A $7.5 Billion boondoggle: Kemper plant now switched to natural gas because the ‘clean coal’ trope failed. Carbon capture technology remains, but never as a way to prop up the coal industry with scrubbing technology.
Shifting markets, demand for fracking-based natural gas and the declining costs in renewable energy makes the planning of such energy projects more about more rather than less regulation.
Describing America as the “Saudi Arabia of coal” as Southern Energy claimed is much like Saudi Arabia being the Saudi Arabia of sand. Needless to say there are non-military, environmental crises ahead.
When its history is written, the Kemper County clean coal plant in Mississippi might be seen in the same light as a transatlantic liner at the dawn of the jet age: a gallant piece of engineering to be sure, but ultimately irrelevant.
The first page of the 582-megawatt integrated gasification combined cycle (IGCC) plant’s history was written 28 June.
That was when Southern Company and its Mississippi Power business unit said they would suspend efforts to start up part of the power plant intended to convert lignite into synthetic gas. Once converted, the gas would be combusted to drive turbine generators in a fairly conventional “combined cycle” part of the plant.Complex technology was one of three critical factors dogging the IGCC.
Indeed, that part of the plant has been burning natural gas for months to generate electricity. In late June, the companies said they expect it to continue to do so.
An engineer’s report filed with Mississippi utility regulators in May outlined a laundry list of problems with the gasification part of the plant, whose final price tag may have been around $7.1 billion. Problems included: chronic coal dust suppression issues; tube leaks in the synthetic gas cooler; insufficient process water capacity; and a too-small nitrogen plant, which required trucks to haul gas to the plant.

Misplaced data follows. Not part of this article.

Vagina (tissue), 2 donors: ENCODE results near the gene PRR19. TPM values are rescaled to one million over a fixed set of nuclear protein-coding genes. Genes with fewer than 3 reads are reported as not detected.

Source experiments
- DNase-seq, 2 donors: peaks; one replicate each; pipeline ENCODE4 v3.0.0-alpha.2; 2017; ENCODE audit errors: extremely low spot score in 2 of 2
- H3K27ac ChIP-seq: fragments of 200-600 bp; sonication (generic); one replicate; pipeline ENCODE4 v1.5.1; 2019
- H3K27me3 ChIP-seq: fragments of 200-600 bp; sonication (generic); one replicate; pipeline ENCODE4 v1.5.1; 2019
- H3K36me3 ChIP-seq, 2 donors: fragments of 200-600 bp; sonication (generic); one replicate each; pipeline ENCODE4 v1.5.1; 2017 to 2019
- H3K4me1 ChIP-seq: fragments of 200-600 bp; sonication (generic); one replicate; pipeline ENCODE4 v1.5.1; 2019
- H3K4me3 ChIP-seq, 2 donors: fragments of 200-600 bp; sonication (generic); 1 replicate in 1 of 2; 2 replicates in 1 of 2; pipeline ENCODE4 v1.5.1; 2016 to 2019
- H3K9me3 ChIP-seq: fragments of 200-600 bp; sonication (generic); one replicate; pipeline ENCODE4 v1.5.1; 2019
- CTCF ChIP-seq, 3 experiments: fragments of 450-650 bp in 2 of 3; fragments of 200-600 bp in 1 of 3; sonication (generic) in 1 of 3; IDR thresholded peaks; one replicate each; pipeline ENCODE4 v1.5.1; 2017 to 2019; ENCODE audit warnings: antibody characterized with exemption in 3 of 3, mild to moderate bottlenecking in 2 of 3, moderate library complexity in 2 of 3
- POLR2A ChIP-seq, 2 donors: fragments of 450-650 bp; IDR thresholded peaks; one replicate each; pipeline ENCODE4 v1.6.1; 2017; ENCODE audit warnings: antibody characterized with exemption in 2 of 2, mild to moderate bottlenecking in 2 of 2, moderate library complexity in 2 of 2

Those troubles point to the first of three factors that doomed the clean-coal portion of Kemper County: overly complex technology.
IGCC technology can be thought of as a chemistry set bolted onto what is now a well-established gas-fired power plant. The chemistry set exists to strip out methane from the coal feedstock along with a range of byproducts that can be sold commercially or disposed of.
The May engineer’s report hints at the complex supply chain around the plant: water supply from the City of Meridian, natural gas from Tennessee Gas Pipeline, carbon dioxide sales to Denbury Resources, nitrogen supply from Air Liquide, and sulfuric acid and ammonia sales to Martin Product Sales.Perhaps more critical to the plant’s fate were “unknown startup, operation and technology risks.”
Perhaps more critical to the plant’s fate were the “unknown startup, operation and technology risks” cited in the report. They included equipment reliability issues associated with sustained integrated operation of both gasifiers at design capacity, sustained electrical production on both combustion turbines at rated capacity, sustained production of byproducts at design rates and quality, and overall plant process control integration.
In short, with spending that could be recovered from customers capped at more than $5.6 billion and with the startup more than 550 days past a November 2014 startup date (itself a delay from an previous projected in-service date), the integrated gasification technology remained far from ready.
This is a Creative Commons article. The original version of this article appeared here.